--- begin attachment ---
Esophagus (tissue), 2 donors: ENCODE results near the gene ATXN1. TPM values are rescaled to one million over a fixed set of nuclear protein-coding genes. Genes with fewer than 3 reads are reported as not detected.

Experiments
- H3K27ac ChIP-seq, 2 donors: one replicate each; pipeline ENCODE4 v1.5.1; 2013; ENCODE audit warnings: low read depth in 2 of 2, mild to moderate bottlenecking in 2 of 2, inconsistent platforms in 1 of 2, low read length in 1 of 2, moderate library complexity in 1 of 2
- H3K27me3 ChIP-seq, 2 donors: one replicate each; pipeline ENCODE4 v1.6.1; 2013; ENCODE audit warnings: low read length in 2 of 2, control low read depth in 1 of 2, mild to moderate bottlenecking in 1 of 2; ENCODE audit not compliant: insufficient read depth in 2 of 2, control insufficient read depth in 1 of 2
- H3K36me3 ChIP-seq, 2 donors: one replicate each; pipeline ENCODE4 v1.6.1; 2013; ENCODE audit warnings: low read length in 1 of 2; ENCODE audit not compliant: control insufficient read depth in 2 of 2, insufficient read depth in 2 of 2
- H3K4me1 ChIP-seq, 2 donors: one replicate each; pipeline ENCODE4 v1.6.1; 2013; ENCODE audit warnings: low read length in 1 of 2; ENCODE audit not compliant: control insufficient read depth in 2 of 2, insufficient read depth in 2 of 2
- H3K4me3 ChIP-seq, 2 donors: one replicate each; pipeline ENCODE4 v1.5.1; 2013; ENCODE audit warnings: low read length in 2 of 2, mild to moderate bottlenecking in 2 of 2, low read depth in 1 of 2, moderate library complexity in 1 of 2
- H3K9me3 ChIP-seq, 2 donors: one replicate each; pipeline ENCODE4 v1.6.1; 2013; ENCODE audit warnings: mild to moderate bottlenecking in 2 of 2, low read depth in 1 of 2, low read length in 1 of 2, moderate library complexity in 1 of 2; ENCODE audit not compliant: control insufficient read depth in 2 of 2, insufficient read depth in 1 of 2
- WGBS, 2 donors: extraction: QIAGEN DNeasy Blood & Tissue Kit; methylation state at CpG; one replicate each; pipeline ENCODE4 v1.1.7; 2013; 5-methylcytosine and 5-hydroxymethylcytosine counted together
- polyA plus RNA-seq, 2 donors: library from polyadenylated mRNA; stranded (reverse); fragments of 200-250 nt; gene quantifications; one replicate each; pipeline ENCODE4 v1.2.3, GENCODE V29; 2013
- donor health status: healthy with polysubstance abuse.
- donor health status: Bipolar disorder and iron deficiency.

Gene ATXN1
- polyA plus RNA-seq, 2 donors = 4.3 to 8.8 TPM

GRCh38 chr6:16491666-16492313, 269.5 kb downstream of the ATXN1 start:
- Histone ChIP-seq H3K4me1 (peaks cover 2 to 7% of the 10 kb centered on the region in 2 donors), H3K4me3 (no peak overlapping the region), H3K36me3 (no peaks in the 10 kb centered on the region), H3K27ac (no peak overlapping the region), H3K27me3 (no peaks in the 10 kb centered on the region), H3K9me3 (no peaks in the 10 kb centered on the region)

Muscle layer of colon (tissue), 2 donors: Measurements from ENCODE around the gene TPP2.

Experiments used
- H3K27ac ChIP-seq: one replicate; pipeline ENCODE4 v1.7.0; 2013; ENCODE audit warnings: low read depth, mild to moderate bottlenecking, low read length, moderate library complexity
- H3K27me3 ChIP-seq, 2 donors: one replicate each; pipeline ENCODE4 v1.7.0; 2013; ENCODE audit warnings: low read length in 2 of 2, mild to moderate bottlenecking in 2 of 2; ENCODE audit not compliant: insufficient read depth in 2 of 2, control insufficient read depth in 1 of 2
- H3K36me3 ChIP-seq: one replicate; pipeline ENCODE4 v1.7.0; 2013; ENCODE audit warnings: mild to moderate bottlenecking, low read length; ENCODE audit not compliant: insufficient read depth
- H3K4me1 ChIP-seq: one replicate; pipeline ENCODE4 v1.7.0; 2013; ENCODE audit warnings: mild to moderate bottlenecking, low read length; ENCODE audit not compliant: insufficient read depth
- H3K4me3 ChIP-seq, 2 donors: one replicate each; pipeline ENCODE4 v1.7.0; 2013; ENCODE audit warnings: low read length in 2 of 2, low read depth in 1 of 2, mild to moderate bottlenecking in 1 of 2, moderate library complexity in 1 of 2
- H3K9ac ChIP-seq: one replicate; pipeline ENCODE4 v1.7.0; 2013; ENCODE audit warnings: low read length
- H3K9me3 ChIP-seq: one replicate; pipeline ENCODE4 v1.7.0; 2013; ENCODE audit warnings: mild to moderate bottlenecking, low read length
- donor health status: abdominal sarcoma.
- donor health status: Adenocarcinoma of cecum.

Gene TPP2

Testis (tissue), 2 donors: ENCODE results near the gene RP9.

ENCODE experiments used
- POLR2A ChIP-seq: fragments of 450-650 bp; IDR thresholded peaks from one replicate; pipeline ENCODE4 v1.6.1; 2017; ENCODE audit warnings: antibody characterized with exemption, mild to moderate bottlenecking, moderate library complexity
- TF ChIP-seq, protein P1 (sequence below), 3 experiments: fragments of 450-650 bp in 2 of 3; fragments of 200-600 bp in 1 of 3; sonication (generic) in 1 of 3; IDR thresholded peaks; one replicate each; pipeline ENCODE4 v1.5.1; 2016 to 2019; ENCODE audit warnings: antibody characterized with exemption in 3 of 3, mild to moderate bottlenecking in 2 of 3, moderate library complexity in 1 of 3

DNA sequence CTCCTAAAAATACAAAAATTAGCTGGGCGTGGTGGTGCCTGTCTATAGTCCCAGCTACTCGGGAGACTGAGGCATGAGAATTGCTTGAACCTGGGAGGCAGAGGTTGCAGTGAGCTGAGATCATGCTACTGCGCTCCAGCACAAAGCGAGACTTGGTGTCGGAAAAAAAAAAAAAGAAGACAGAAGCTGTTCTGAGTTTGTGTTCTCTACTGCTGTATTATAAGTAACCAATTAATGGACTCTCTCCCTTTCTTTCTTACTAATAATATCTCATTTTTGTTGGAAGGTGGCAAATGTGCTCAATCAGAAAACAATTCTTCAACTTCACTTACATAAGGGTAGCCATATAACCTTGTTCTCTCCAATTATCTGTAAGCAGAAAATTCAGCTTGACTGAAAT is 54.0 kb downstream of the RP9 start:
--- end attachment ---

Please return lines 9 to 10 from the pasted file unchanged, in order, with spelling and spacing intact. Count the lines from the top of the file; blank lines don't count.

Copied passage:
- WGBS, 2 donors: extraction: QIAGEN DNeasy Blood & Tissue Kit; methylation state at CpG; one replicate each; pipeline ENCODE4 v1.1.7; 2013; 5-methylcytosine and 5-hydroxymethylcytosine counted together
- polyA plus RNA-seq, 2 donors: library from polyadenylated mRNA; stranded (reverse); fragments of 200-250 nt; gene quantifications; one replicate each; pipeline ENCODE4 v1.2.3, GENCODE V29; 2013